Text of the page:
by Drew Holmes
Sitting in the hotel room and hearing the commotion from the hall, I suddenly realized we were surrounded by Lithuanians.
We had spent the last week in Tallinn, Estonia, and were looking to get out of town for a few days. Tartu, the second largest city in Estonia, was the logical choice. Birthplace of the Estonia Song Festival and home to Tartu University it is the vibrant academic and cultural center of the country. It even has a leaning house, the Baltic version of the Leaning Tower of Pisa. Featuring a medieval town square lined with restaurants, cafes, and the Estonian National Museum it was just different enough from Tallinn to entice us to make the trek.
After a day of seeing the sights, we settled into our hotel room for what we hoped would be a restful evening. Turing on the TV, I encountered something I had not seen before: the Eurovision Song Contest. Before I left the US a friend from Denmark had mentioned she looked forward to it every year, so I expected something akin to American Idol.
What I witnessed was like nothing I had imagined.
Open to active members of the European Broadcasting Union, the Eurovision Song Contest features diverse and sometimes flamboyant performances by musicians representing their home countries. These performances range from folk singing to heavy metal stage productions and everything between.
That year, 2006, the contest was held in Athens and the metal band Lordi represented Finland. I have never experienced anything like it in person, but the closest thing I had seen to their performance was videos of the metal band Gwar. It was a spectacle for the eyes and the ears, with outrageous costumes and their aptly titled song Hard Rock Hallelujah. Unsurprisingly, they won.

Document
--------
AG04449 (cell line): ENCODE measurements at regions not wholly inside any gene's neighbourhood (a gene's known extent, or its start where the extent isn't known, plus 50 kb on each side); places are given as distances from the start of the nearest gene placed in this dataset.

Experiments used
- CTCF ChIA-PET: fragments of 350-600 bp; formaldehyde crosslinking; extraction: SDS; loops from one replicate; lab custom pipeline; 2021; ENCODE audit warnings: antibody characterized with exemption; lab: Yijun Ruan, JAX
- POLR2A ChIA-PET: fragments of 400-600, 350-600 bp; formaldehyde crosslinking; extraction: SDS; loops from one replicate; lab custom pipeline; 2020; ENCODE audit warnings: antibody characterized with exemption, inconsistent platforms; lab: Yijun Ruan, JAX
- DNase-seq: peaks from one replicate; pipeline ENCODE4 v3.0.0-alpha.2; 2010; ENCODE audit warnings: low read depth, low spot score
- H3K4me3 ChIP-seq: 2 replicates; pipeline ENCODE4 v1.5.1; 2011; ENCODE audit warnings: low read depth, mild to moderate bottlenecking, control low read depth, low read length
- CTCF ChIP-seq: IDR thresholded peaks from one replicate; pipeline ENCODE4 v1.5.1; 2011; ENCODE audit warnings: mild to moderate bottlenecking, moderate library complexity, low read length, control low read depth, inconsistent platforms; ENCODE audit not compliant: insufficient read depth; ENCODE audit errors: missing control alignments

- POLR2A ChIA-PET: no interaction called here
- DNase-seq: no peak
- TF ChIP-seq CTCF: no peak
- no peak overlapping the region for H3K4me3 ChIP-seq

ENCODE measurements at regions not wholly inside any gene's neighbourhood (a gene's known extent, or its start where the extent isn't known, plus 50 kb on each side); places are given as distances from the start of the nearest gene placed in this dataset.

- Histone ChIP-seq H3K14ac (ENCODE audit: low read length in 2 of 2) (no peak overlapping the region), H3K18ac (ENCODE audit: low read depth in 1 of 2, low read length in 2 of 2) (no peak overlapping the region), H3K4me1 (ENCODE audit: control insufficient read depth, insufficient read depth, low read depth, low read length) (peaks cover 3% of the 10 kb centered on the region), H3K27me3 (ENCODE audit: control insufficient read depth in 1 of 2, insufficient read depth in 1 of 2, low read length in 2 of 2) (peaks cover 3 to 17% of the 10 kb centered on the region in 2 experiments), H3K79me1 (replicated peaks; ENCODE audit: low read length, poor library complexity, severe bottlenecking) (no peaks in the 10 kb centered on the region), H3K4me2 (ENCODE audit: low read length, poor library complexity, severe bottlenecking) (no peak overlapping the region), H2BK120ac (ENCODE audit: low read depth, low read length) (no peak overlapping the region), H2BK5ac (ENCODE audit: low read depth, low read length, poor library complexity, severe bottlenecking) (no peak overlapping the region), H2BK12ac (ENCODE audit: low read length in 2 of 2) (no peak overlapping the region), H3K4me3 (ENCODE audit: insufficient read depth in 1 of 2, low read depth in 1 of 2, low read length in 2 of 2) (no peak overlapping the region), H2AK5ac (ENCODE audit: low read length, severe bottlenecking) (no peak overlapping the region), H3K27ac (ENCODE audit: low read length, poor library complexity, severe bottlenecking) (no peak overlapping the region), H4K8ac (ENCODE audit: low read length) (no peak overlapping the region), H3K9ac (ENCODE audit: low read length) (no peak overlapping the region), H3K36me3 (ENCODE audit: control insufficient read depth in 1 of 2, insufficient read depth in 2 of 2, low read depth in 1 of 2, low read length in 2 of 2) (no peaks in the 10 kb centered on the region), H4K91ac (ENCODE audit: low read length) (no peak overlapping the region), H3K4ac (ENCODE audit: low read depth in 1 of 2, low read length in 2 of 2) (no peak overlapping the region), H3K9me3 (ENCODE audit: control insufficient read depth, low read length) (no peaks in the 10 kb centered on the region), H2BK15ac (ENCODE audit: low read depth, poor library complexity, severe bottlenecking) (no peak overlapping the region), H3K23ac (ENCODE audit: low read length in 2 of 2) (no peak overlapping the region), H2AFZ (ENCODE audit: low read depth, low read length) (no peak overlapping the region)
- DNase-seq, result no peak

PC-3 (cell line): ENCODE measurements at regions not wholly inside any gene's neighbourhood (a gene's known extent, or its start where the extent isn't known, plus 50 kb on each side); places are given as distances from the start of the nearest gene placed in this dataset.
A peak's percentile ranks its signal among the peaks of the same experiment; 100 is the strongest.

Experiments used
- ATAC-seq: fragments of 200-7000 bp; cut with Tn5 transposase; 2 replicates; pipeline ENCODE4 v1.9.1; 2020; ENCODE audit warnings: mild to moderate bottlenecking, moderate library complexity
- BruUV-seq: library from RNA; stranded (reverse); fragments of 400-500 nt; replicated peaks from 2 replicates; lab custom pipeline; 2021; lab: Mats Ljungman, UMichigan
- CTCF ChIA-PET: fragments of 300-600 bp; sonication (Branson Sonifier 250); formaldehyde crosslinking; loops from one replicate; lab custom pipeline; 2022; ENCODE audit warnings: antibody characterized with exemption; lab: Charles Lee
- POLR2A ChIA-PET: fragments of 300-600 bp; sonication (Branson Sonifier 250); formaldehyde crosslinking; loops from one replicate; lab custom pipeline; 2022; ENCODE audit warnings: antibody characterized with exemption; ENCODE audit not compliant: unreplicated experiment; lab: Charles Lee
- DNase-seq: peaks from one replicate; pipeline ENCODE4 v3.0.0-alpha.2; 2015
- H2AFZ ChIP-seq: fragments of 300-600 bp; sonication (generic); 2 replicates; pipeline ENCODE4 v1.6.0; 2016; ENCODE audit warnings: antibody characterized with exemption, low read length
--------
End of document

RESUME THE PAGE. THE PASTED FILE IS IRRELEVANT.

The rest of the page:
While that was an image forever burned into my brain, what really made the contest memorable was the performance by the Lithuania. Featuring a group of men in 1980’s style suits singing the simple lyrics “We are the winners of Eurovision” in the style of a schoolyard taunt. This blatant pandering to the audience at home was just the right mix of chutzpah and humor.
Given Estonia’s proximity to Lithuania and the young and hip nature of Tartu, the significant contingency of college-aged Lithuanians in the hotel that night was hardly surprising. As soon as the performance started, they were shouting and cheering as if the group could hear them all the way in Greece. The hotel rocked with boisterous energy as room after room joined in the celebration and any notion of a quiet night in was dashed. Though Lithuania did not win, the pride these young adults showed in their performing group and county was inspiring.
What was most striking about that evening was the overflowing national pride those students felt. While we Americans strongly identify with our sports teams, the level of rabid fervor at artistic expression and performance was greater than any athletic fandom I have ever witnessed.
As the show ended and Lordi gave the home audience an encore performance of Hard Rock Hallelujah, I felt a twinge of jealousy that we do not have this kind of celebration of creative performance here in the US. But for one night, I was in awe of the power of music to unify entire countries for something as simple as a song contest.